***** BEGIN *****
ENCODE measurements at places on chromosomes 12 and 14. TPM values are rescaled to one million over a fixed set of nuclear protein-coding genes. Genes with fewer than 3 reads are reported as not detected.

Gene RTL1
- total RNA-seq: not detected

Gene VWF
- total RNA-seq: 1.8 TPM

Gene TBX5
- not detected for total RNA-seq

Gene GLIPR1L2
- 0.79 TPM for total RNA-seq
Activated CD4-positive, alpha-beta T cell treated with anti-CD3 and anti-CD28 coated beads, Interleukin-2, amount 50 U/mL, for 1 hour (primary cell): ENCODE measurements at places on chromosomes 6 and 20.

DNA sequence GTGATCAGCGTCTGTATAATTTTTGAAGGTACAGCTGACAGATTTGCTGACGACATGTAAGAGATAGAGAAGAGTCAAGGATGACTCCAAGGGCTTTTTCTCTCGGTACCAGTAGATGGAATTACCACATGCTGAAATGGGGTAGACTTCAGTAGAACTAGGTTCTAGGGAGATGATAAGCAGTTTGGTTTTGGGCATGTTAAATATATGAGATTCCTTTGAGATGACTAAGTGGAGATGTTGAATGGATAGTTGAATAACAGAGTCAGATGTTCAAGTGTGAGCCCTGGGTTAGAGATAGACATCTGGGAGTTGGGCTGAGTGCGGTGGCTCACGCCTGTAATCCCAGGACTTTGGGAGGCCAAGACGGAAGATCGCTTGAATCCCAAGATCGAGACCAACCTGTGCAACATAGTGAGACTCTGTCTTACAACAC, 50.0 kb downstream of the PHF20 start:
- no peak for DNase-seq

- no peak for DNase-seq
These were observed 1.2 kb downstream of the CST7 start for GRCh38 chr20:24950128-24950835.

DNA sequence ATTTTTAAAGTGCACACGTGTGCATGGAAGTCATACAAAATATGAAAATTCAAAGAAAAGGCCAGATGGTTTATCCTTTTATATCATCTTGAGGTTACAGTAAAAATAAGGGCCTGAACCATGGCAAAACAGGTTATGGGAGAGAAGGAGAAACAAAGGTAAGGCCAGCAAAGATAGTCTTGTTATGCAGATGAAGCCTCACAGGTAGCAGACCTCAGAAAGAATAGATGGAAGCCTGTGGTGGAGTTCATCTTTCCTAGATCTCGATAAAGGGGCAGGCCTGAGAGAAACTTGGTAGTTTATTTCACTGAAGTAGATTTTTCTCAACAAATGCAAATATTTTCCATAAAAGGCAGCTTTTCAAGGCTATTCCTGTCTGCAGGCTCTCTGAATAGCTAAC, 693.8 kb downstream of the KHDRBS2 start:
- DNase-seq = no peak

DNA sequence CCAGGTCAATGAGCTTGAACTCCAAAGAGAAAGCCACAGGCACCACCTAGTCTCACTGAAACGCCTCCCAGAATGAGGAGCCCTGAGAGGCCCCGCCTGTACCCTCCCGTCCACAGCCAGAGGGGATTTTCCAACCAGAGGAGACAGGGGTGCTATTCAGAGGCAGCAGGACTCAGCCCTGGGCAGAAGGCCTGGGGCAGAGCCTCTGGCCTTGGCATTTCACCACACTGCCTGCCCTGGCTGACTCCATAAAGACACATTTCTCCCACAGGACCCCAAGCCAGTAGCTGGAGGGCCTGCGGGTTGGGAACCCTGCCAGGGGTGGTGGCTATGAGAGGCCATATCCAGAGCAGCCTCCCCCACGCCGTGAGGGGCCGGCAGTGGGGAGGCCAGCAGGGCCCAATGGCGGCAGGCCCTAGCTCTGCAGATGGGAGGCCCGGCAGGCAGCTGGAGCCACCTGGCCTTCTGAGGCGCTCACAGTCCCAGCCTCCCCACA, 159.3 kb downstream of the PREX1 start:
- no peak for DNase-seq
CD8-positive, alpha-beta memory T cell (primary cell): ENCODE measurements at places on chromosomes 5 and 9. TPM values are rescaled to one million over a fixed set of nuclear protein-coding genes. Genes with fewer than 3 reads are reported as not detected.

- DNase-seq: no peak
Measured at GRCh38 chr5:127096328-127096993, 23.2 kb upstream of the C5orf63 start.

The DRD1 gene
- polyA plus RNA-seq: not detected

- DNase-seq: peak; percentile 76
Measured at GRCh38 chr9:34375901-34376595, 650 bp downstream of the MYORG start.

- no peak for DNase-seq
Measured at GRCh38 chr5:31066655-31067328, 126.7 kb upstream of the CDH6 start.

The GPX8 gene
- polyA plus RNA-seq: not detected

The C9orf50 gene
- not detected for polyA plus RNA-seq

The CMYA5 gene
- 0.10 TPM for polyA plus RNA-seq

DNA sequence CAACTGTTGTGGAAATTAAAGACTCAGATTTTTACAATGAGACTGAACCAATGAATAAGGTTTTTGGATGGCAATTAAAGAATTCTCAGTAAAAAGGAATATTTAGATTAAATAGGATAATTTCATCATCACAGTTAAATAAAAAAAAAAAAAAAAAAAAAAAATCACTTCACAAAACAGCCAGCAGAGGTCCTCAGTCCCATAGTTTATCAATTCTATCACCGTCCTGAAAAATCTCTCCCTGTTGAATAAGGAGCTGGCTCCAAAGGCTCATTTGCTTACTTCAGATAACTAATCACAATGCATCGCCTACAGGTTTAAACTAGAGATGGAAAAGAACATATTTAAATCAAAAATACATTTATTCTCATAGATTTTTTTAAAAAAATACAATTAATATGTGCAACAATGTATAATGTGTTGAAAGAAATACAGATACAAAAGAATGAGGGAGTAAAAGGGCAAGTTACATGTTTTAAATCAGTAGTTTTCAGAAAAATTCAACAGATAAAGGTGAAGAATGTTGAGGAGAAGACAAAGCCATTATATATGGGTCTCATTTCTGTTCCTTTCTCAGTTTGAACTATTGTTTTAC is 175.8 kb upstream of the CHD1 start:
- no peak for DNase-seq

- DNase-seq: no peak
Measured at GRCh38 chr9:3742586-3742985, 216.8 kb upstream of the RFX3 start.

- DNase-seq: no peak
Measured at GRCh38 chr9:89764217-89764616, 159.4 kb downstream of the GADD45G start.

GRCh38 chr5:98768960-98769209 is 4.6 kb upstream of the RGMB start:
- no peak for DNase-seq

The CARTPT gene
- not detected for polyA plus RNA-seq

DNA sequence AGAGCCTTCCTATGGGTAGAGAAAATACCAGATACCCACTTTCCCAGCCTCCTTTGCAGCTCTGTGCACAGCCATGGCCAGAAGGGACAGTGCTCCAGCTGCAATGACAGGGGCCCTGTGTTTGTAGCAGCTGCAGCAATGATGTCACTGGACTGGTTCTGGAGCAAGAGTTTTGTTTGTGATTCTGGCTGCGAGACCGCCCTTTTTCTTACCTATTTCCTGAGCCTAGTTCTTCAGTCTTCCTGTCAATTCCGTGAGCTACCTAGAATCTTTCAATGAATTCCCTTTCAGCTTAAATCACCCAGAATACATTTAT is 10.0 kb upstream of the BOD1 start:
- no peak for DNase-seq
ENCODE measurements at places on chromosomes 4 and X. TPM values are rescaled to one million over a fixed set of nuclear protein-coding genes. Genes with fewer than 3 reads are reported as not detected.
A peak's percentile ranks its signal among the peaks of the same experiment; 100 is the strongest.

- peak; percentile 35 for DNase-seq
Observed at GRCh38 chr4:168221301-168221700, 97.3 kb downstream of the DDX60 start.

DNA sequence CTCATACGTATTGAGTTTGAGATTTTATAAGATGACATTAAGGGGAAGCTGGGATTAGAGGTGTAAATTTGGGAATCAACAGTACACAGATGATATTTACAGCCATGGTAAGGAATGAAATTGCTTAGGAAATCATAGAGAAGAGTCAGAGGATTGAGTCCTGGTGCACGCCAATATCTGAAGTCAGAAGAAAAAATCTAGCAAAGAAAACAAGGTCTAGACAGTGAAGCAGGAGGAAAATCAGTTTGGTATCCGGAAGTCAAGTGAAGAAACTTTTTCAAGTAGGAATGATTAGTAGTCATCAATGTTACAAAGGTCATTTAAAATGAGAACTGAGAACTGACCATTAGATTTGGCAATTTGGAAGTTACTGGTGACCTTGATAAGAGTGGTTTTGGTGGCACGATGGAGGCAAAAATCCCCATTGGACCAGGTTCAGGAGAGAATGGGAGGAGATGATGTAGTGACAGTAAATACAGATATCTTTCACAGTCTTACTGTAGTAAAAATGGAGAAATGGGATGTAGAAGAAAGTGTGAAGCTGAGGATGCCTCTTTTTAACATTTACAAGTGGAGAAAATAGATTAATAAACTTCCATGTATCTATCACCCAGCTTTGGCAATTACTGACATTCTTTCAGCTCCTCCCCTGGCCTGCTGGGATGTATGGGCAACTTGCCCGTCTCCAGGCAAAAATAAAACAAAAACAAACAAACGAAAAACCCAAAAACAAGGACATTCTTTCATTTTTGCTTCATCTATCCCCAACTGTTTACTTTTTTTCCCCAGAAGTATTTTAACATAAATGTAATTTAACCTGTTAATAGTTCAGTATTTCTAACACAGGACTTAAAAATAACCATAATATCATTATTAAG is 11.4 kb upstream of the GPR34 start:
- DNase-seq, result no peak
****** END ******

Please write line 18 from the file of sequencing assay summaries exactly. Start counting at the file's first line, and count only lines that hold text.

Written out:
- no peak for DNase-seq